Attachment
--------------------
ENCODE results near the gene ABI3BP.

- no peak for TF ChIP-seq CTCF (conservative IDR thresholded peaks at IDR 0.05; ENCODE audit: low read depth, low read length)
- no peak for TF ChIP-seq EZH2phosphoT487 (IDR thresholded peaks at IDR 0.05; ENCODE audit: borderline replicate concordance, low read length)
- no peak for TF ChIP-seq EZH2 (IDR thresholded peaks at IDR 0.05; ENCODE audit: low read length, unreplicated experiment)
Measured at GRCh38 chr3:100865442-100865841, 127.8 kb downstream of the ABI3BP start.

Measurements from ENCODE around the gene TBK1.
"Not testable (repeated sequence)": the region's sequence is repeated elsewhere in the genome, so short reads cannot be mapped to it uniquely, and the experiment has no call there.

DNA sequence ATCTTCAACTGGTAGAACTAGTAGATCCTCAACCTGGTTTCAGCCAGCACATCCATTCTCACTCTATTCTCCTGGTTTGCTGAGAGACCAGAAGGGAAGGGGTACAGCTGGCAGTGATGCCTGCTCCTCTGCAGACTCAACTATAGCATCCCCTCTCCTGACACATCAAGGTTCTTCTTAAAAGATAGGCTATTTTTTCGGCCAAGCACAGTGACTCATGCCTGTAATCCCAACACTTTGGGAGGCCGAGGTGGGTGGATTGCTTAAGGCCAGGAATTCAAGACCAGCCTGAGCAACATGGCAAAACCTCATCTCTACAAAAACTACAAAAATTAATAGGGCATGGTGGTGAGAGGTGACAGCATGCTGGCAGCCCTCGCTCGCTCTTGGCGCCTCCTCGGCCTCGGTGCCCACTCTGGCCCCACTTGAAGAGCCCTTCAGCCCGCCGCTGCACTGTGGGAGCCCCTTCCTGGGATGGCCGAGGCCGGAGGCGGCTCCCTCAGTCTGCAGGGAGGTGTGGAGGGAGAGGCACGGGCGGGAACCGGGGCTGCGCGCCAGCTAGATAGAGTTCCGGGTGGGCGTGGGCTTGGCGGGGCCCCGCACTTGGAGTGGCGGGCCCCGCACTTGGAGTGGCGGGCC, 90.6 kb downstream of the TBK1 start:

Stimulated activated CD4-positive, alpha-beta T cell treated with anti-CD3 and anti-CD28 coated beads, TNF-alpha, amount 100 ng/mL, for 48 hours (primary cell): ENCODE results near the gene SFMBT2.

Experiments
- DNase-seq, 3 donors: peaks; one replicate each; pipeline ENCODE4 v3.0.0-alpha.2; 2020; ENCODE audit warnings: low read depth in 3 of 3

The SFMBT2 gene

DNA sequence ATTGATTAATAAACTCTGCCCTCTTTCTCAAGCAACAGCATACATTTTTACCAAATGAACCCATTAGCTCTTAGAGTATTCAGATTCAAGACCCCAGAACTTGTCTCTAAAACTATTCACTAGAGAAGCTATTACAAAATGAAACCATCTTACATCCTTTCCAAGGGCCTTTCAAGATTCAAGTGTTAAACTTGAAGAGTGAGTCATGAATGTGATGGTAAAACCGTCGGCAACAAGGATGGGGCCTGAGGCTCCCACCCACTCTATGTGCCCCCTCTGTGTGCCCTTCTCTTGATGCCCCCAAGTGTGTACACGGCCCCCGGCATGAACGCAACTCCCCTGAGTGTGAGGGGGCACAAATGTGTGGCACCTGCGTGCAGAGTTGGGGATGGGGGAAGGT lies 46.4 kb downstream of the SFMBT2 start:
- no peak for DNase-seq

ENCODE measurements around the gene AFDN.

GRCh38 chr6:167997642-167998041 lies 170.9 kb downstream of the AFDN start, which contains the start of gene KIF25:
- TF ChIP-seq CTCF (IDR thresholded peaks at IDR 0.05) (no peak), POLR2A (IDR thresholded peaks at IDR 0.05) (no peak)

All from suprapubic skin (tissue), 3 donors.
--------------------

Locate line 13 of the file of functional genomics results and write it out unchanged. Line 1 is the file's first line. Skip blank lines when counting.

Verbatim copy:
DNA sequence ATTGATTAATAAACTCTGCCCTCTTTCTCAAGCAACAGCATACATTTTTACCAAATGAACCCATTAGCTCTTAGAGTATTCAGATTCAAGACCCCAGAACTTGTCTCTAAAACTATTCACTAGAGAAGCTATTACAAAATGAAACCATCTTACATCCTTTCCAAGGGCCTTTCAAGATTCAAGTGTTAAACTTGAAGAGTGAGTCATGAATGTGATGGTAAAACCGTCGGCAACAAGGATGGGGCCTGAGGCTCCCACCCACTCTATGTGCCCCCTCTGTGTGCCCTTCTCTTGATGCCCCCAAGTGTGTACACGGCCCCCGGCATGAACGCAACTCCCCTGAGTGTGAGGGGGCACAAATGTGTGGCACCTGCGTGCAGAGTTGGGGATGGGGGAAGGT lies 46.4 kb downstream of the SFMBT2 start: